; Timothy Corrigan laces this mansion with classic British design

Homes

Designer extraordinaire Timothy Corrigan laces this London mansion with extravagance and classic British design

FEB 4, 2021 | By Vedika Nair
The sitting room on the ground floor connects with the outdoors. Seen here are a hand-painted Fromental wallpaper, an oak leaf chandelier from London and curtain fabric designed by Corrigan for Schumacher; Photographs by Simon Upton
This second-floor sitting room emphasises global travels. It is decked with a Cole & Son wallpaper illustrating antique maps, a pair of 18th-century Venetian overdoors above the sofa, an antique desk and Corrigan's cocktail table for Moissonnier; Photographs by Simon Upton
Concealing a TV is the mirror above the mantel. Nearby are hand-painted, custom commodes; Photographs by Simon Upton
This bedroom uses bed and drapery fabrics from Corrigan's collection for Schumacher; Photographs by Simon Upton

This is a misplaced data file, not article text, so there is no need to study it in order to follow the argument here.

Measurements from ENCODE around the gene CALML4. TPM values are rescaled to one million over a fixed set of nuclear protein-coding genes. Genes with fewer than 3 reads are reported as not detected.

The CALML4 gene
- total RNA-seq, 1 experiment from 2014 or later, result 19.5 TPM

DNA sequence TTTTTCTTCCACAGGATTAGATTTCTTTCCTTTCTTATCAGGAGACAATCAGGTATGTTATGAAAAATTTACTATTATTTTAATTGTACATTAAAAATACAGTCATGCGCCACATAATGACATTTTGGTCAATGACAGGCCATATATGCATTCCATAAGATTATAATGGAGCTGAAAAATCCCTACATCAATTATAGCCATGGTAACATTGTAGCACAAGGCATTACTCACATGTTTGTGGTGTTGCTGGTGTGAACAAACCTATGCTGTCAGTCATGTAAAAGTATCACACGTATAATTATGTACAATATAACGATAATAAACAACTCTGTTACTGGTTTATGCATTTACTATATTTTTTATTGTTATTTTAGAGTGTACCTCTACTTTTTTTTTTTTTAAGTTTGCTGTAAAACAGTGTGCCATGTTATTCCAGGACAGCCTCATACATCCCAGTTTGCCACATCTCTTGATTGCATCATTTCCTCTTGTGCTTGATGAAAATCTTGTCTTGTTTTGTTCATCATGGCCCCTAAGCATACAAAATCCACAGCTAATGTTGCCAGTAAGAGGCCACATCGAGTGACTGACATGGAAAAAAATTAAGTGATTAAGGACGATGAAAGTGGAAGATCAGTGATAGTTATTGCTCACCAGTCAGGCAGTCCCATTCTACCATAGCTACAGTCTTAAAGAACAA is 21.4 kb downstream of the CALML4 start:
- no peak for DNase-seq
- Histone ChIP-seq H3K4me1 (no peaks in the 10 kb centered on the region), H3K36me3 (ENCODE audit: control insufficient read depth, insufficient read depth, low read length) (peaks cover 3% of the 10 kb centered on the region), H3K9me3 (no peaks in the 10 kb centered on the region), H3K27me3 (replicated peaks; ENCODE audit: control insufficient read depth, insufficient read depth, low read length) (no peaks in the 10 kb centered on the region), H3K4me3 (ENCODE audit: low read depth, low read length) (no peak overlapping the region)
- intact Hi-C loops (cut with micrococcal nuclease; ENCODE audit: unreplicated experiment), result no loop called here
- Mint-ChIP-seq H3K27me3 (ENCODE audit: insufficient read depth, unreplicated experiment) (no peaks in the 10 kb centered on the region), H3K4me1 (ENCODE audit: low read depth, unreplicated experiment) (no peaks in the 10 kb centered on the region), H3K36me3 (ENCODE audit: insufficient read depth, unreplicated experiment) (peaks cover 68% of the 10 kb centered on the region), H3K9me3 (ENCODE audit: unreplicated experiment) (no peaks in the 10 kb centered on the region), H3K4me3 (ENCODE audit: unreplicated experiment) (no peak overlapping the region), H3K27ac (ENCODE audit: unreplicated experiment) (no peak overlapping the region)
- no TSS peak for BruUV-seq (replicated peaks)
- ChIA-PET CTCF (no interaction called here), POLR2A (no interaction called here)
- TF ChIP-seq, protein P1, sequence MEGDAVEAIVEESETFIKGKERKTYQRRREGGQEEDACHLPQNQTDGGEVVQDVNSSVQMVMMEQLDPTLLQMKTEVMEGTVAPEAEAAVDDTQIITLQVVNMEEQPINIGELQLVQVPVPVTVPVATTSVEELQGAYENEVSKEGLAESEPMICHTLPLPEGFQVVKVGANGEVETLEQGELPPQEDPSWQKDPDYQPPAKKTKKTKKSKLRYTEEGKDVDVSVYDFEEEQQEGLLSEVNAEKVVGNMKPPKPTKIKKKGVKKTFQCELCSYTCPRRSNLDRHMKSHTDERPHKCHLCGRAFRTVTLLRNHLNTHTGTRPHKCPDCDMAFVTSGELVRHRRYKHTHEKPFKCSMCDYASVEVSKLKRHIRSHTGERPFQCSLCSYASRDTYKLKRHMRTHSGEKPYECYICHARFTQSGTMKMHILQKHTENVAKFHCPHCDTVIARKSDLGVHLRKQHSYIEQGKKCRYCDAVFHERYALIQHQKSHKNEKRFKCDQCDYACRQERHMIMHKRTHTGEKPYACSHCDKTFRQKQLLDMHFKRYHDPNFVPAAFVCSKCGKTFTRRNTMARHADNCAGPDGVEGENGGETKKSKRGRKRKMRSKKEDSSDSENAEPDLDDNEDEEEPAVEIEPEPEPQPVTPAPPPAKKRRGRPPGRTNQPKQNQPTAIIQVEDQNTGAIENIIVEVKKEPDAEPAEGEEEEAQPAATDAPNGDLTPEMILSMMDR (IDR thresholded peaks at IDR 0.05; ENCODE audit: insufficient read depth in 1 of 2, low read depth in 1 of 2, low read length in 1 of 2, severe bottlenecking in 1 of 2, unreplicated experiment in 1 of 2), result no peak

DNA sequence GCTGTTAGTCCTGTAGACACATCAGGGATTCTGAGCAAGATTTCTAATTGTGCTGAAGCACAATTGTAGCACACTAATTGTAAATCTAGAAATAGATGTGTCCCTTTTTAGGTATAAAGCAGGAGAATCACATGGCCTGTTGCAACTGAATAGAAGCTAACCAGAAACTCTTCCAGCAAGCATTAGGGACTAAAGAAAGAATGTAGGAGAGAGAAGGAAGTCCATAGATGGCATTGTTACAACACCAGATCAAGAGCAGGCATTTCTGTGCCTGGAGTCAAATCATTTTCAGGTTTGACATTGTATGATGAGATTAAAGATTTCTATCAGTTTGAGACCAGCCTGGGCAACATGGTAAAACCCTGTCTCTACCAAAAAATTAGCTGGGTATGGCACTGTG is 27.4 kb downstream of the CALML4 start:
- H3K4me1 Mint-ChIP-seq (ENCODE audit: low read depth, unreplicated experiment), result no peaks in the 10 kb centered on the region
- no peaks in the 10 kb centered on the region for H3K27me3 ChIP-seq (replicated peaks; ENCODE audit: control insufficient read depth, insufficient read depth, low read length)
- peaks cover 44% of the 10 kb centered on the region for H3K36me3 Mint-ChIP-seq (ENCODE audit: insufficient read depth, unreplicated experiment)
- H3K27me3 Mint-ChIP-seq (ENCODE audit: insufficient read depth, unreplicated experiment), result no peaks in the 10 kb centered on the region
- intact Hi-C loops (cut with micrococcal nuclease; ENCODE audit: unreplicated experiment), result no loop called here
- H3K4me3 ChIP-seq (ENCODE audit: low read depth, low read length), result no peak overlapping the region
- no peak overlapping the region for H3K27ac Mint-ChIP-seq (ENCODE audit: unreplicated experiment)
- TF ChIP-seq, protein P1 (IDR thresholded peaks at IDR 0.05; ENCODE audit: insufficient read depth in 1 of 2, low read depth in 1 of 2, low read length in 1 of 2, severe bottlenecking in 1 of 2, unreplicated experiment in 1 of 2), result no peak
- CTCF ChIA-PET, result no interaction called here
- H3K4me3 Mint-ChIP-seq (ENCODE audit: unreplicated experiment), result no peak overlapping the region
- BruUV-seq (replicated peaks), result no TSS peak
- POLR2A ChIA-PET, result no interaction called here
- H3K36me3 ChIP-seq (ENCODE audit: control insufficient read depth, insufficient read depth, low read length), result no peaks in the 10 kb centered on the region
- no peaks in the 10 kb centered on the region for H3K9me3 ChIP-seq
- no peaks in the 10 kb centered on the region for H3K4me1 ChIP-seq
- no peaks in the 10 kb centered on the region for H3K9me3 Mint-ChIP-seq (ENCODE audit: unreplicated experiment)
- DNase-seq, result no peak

Adored for his ability to create OTT luxury homes suffused with comfortable elegance, celebrated designer Timothy Corrigan revived this Mayfair home to its former glory with a touch of his renowned design sensibilities.

Built in the 1800s, the 12,000 sq ft mansion in Mayfair, London, has a rich history (it is a Grade II landmark!) and elegant detailing. And when the homeowner—a Qatari Prince acquired this eight-storeyed home—it was commissioned for a makeover.

At the time, unlike the facade, the interiors of the home were stripped of its period details. So, Corrigan decided to breathe new life into the abode with influences of classic British design, craftsmanship and antiques. He turned to traditional country houses for inspiration and ensured that the mansion exudes aristocratic influences with the help of opulent elements.